Yes, upon filing (petition) for commencement of insolvency proceedings and, provided, that sufficient liquidity is available at the debtor to pay the minimum costs of insolvency proceedings, the Insolvency Court appoints either a (preliminary) insolvency administrator (an "Insolvency Official") or, upon request of the debtor, the Insolvency Court rules that the debtor shall manage its affairs under supervision of an insolvency monitor (Sachwalter), provided, that no circumstances are known which lead to the expectation that the creditors of the debtor would be disadvantaged through such debtor in possession proceedings (Eigenverwaltung).
9.1.3 Does the Insolvency Official have authority to negotiate and reach agreement with the Owner in relation to matters such as the payment of unpaid rent, continuation or termination of the Lease and repossession of the Aircraft without the need for court approval?Whether the Insolvency Official has such authority depends on certain circumstances:
A preliminary Insolvency Official (vorläufiger Insolvenzverwalter) generally does not have such authority by virtue of law. In general, a preliminary Insolvency Official is appointed by the Insolvency Court, if the court deems the appointment to be necessary, e.g. in case that the debtor‘s business is still ongoing and/or if substantive assets are available at the debtor.
Nevertheless the Insolvency Court has the authority to impose a prohibition on the debtor (Airline) to dispose of its assets. In such case, the authority and ability to dispose of the assets is transferred to the preliminary Insolvency Official. In this case, the preliminary Insolvency Official would have the authority to negotiate contracts, to take legal acts regarding these contracts (e.g. to terminate the lease), claim rights regarding the Airline, e.g. (re-)possession of the Airline, etc. However, if such authority remains with the debtor (Airline), the preliminary Insolvency Official is entitled to request the insolvency court's approval for such acts. In this case, legally, the acts would be taken by the debtor (Airline) with the approval of the preliminary Insolvency Official and the Insolvency Court. The basic premise for the Insolvency Court to approve such acts, which have been submitted to it, is whether such acts are required to continue the business of the debtor.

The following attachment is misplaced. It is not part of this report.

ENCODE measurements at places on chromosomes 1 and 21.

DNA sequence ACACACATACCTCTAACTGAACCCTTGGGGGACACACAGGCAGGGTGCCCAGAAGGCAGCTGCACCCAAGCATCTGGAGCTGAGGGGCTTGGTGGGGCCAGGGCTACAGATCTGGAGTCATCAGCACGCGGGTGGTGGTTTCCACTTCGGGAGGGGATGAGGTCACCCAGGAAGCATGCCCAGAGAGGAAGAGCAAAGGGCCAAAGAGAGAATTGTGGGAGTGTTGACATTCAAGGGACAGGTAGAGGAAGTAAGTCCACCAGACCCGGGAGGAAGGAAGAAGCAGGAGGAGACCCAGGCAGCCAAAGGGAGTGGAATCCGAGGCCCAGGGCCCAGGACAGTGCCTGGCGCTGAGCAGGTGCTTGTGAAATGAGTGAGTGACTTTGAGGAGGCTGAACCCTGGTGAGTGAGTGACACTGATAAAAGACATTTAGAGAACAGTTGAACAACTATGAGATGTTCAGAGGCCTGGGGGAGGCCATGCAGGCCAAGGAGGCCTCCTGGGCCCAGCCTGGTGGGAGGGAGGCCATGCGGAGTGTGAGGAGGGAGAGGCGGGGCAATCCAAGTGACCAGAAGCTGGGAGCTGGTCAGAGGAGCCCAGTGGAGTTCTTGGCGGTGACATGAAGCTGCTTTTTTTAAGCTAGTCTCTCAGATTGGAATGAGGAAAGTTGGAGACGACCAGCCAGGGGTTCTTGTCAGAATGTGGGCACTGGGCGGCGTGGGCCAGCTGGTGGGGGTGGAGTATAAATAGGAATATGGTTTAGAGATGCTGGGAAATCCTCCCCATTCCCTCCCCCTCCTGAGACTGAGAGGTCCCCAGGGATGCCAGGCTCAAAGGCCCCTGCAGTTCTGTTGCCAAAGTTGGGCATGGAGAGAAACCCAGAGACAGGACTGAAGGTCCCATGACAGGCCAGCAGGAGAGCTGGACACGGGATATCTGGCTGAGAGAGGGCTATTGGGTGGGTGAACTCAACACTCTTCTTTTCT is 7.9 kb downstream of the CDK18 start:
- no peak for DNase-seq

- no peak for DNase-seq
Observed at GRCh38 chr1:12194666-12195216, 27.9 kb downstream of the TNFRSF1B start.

9.1.4 Does the commencement of insolvency protection involving the appointment of an Insolvency Official in the Relevant Jurisdiction have the effect of prohibiting the Owner from taking the following actions to enforce the lease:
- (a.) Applying any security deposit held by the Owner against any unpaid amounts due under the Lease? Yes, the Owner is prohibited from taking such acts.
- (b.) Accepting payment of rent or other lease payments from:
- (i.) the Airline? It has to be distinguished between the following periods:
- upon commencement of preliminary insolvency proceedings (Insolvenzeröffnungsverfahren) the answer is no. The Owner is not prohibited from accepting payments from the Airline. However, when accepting payments from the Airline the Owner runs the risk that, upon commencement of insolvency proceedings (Insolvenzverfahren), the Insolvency Official will claw back (zurückfordern) any such payments made by the Airline prior to the date of said commencement (this risk occurs even if the preliminary Insolvency Official approved such payment by the Airline, as the Insolvency Official is legally not bound by the decision of the preliminary Insolvency Official).
- upon commencement of insolvency proceedings (Insolvenzverfahren), not only preliminary insolvency proceedings (Insolvenzeröffnungsverfahren), the answer is yes, the Owner is prohibited from accepting payments (rent or other lease payments) as disposals of the assets (including cash payments) by the debtor (Aircraft) are void by virtue of law (the Owner would only be entitled to obtain rights in rem, provided that he acted in good faith (Sec. 81 para. 1 sentence 1 of the German Insolvency Statute (Insolvenzordnung – InsO) in connection with Sec. 16, 17 German Act Governing Rights in Aircraft (Gesetz über Rechte an Luftfahrzeugen - LuftFzgG). However, the Insolvency Official is obliged to pay the rent to the Owner until termination of the lease contract has been effectuated (i.e. for a minimum period of three months following the commencement of insolvency proceedings) provided that the insolvency estate has sufficient funds to compensate it's preferential creditors (Massegläubiger).